Restoration remedies this last issue by taking various shortcuts. Kenshin, Kaoru, and Yahiko meet under different circumstances, and villainous merchant Takeda Kanryu becomes a foe immediately. Neither Megumi nor Aoshi is under his employ, however, but he’s still got that gatling gun of which he is so fond. Sano still makes his first appearance as someone who’s been hired to fight Kenshin, but he already possesses his Mastery of Two Layers technique. The personalities of the characters are intact, though, so this streamlined introduction doesn’t ruffle my feathers too much.
Perhaps the most striking difference so far involves Saito Hajime. After six occasionally dull volumes, the original series is reinvigorated in the seventh with the introduction of Saito, who comes after Kenshin, grievously wounds Sano, lures Kenshin out with a note, and hangs out at the dojo for a while until Kenshin gets back, at which point they have an epic duel. It’s exciting stuff! He does eventually become an ally as they work together to combat madman Shishio during the Kyoto Arc, but they’re never truly friends.
In Restoration, we get our first glimpse of Saito in chapter three, which led me to wonder… how is Watsuki going to depict their battle this time? Surely, that’s one aspect of the story that needs no reinvention! The answer (at least so far) turned out to be… what battle? Instead, the guys meet and talk about how Kenshin is unable to find a place to belong in the new era. That’s it. So, basically, Watsuki just skips straight to the “uneasy allies” stage of their relationship.
Yeah, okay, I know this isn’t supposed to be a strict retelling. What would be the point in that? But the point remains… while there are definitely segments of the original manga that could benefit from a more streamlined approach, I would not classify anything from volumes seven through eighteen in that category. I’m kind of worried now about what will happen with the Kyoto Arc. Will it even exist? Do I want it to exist, given that it will be undoubtedly changed? I really don’t know.
At the moment, I still plan to check out new chapters of Restoration as they appear, but will maintain a dubious air whilst doing so. - Michelle Smith
Tokyo Cycle Girl, Vol. 1 | By Wadapen | Earth Star Entertainment, Comic Earth Star | JManga.com | Windows XP, Firefox 16.0
Sometimes you read a series because it immediately grips you, you latch on to a character right away, or you just have to find out what happens next. But those series don’t come along every day. Far more often you get the series that raise a smile, or have some potential, or pass the time. A series where your immediate reaction is “Yeah, I guess I’d read another volume of that.” Tokyo Cycle Girl is such a series. It does a lot of little things right, and is easy to follow, so is a nice, fast-paced, relaxing read. It only has one big flaw, which is a stunning lack of originality.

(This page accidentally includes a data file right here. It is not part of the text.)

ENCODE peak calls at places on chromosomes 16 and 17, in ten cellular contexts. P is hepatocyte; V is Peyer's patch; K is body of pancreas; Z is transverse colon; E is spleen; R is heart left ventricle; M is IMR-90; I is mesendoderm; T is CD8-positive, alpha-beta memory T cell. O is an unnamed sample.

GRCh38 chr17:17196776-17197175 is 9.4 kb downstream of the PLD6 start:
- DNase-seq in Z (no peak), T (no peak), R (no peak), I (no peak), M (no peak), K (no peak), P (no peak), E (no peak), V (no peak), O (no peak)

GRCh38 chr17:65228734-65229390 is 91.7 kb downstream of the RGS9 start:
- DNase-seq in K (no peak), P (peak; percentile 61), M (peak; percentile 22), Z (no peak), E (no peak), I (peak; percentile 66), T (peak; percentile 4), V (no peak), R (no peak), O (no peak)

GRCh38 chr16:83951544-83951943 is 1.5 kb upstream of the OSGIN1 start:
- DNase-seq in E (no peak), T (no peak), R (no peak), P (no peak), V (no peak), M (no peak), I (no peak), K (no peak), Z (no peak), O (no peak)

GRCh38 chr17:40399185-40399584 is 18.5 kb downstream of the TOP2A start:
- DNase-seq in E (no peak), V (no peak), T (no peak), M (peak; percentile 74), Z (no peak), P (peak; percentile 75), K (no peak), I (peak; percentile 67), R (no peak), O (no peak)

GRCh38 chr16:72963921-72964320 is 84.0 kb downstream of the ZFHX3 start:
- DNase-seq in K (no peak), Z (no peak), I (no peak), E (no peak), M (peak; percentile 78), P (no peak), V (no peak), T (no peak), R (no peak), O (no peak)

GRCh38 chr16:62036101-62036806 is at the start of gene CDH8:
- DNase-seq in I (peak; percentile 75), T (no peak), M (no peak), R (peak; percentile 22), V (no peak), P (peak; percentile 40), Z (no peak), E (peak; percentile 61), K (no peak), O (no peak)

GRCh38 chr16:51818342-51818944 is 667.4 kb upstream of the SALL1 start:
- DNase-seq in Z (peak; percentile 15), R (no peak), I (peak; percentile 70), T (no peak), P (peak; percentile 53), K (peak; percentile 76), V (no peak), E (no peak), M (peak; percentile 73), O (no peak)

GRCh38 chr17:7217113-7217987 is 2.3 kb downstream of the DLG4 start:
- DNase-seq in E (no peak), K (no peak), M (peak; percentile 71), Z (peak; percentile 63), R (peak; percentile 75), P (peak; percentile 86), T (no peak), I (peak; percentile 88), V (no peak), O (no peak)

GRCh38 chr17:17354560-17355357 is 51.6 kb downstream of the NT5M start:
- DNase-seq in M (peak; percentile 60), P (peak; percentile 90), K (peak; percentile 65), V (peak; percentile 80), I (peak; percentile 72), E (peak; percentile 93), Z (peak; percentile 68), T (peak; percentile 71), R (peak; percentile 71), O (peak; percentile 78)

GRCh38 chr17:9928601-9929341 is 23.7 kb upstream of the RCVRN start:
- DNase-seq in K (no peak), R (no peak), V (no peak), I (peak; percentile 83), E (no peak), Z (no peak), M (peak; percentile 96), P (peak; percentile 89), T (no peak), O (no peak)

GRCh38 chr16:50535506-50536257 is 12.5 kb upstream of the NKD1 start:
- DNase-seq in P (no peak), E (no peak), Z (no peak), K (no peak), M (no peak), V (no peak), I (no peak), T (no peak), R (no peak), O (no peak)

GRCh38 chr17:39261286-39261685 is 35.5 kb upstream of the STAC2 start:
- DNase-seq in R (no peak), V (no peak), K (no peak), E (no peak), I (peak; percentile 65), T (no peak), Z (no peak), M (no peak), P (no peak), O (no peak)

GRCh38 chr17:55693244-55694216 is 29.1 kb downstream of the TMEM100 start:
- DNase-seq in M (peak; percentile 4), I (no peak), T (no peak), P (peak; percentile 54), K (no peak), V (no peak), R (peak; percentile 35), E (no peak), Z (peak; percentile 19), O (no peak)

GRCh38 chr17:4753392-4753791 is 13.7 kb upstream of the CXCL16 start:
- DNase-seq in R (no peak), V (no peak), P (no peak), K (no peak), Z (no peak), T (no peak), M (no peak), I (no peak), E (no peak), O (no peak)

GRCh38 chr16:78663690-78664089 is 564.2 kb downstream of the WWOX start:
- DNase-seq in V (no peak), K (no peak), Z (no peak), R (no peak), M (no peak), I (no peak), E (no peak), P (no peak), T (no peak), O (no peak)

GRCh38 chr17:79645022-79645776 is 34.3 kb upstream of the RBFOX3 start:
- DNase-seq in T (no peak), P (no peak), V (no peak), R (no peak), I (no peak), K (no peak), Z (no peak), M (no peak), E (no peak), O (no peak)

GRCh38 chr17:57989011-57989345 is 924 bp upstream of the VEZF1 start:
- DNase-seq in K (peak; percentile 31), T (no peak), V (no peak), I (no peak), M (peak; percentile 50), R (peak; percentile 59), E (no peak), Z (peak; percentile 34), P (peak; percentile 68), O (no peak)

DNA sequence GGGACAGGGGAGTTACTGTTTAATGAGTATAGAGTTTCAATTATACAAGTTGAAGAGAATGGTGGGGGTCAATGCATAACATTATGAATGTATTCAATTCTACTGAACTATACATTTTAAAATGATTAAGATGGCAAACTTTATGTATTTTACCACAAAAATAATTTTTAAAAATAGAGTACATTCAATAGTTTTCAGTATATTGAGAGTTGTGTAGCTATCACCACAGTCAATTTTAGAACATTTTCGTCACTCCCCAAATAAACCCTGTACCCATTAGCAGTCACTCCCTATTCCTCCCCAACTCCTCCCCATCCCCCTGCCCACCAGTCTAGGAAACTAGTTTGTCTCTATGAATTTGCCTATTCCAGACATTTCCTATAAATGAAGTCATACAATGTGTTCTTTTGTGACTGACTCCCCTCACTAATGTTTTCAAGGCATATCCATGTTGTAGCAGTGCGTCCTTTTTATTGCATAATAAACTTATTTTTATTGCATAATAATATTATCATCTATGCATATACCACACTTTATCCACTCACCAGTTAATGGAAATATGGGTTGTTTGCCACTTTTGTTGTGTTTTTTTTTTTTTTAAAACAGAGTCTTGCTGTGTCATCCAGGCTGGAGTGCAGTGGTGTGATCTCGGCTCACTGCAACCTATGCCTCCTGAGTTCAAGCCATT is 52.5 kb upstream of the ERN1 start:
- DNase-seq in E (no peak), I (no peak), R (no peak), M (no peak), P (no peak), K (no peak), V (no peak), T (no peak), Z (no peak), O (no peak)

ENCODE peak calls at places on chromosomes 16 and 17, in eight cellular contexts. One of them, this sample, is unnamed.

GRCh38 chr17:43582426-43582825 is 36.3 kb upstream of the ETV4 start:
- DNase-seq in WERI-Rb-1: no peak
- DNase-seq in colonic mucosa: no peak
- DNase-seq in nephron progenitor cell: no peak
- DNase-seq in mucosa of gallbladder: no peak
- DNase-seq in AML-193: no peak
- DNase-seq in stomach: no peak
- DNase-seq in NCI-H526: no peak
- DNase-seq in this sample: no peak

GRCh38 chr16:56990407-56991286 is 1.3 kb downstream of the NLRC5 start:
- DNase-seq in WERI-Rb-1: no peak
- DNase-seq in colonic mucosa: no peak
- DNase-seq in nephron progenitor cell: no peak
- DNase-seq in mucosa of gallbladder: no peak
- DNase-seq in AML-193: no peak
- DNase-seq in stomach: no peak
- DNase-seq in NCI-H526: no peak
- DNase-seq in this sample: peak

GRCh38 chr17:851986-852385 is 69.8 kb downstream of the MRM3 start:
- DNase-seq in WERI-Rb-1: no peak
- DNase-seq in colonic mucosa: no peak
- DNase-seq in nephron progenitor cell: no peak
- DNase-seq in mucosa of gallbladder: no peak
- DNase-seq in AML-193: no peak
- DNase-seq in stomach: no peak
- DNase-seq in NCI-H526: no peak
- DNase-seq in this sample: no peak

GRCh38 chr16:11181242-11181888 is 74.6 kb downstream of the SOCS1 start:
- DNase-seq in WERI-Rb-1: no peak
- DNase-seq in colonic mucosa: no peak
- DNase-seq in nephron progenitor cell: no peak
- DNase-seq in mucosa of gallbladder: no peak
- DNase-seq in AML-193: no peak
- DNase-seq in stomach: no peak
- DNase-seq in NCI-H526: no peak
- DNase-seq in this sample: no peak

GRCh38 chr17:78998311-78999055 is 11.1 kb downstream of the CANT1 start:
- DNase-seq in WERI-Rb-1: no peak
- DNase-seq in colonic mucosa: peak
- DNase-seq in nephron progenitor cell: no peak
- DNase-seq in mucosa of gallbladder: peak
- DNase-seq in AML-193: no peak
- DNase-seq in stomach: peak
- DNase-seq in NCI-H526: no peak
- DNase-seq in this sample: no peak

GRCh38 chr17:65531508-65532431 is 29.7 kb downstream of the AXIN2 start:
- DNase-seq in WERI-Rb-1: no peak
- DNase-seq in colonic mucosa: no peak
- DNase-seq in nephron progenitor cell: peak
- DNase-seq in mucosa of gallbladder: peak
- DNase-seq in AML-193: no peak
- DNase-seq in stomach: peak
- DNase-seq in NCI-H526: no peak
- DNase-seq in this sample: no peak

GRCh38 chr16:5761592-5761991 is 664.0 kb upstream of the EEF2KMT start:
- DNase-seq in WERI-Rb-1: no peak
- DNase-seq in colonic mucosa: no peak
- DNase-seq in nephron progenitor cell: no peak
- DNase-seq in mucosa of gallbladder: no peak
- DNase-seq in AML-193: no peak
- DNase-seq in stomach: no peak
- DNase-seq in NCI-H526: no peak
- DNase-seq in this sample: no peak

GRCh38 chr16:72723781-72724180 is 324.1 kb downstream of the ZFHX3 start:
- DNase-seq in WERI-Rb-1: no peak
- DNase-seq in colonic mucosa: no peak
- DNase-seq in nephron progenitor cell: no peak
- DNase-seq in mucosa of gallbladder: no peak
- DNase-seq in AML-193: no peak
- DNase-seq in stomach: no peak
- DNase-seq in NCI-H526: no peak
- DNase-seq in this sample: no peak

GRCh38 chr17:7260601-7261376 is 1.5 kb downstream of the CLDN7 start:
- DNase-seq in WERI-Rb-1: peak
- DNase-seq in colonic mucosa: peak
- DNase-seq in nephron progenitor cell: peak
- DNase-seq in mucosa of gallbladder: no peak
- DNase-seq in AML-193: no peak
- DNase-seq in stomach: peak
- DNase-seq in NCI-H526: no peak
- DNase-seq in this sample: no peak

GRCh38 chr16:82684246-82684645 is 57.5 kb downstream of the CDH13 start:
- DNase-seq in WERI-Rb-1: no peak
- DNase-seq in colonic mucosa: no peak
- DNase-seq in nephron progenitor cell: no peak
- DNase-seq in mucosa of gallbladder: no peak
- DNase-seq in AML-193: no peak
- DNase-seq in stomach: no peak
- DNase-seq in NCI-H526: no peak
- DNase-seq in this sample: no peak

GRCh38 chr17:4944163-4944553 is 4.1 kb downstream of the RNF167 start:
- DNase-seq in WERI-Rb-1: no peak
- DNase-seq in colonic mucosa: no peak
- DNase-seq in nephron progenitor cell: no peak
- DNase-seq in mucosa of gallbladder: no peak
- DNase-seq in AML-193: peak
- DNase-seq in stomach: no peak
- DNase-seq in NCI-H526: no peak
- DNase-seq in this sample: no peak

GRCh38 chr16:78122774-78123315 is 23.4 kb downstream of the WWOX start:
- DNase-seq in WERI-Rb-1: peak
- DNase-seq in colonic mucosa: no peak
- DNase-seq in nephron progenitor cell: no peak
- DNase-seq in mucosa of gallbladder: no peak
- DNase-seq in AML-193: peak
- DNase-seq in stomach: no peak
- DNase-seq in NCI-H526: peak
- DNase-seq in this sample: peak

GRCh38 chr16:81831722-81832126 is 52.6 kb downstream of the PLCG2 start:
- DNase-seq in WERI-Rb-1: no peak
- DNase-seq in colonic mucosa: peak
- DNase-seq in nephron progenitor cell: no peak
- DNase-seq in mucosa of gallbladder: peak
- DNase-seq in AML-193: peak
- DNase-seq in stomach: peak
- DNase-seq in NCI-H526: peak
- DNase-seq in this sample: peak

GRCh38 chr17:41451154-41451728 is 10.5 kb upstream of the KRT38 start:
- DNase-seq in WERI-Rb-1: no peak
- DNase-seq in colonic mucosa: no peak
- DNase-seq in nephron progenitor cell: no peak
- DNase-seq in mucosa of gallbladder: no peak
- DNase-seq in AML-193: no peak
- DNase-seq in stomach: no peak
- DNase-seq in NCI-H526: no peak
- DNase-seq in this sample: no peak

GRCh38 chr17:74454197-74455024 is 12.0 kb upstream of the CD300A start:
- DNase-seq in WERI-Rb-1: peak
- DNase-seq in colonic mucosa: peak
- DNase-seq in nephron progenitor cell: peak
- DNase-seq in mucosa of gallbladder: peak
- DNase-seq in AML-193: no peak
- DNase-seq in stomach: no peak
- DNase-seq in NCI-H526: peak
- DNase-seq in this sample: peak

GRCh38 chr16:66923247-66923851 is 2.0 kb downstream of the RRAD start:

I need to mention that up front, as there’s a chance someone might think that this series might have something they haven’t seen eighty times before. Get those thoughts out of your head. This isn’t done in 4-koma style, but in every other aspect it follows at the feet of all the moe high school club manga circa Haruhi/K-On!/Lucky Star. The lead, Iruka, is a bubble-brain country girl who’s new to Tokyo, but filled with excitement, energy, and naive awe at absolutely everything about Tokyo. Katou, her roommate, has already grown used to the city, and finds Tokyo to be suffocating, with all the places and people looking the same to her. She’s a long-haired beauty, but seemingly cold and reserved. Of course, as Iruka finds out, she’s also very much a tsundere. Meanwhile, if I told you the other two main characters in this volume were a sporty tomboy who tends to speak first and think later and a yamato nadesico princess type whose aura of calm can make almost anyone bow to her, you wouldn’t be a bit surprised.
That said, aside from the stunning unoriginality, this manga doesn’t do anything else wrong. The author seems to know he’s dealing with types, so exaggerates them beyond belief right from the start. Iruka isn’t just perky, she’s beyond hyperactive, bouncing off the walls and floor when first reaching her dorm room. Yukimi isn’t just a perfect princess, but does a perfect tea ceremony the moment she and Iruka meet, and is already exuding enough ‘motherly’ vibes to fell the entire cast. The other interesting thing was the bicycle talk. All the characters ride bikes, ranging from the latest sport style to Iruka’s old-fashioned junior-high style bike. We get detailed looks at the various bike styles and accessories around Tokyo (along with frequent asides from the author), and bike knowledge definitely seems to be this series’ ‘hook’. Which is enough, along with the likeable cast, to keep me wanting to read more, even if this is The Return of K-On! Vol. 35, with Bicycles. -Sean Gaffney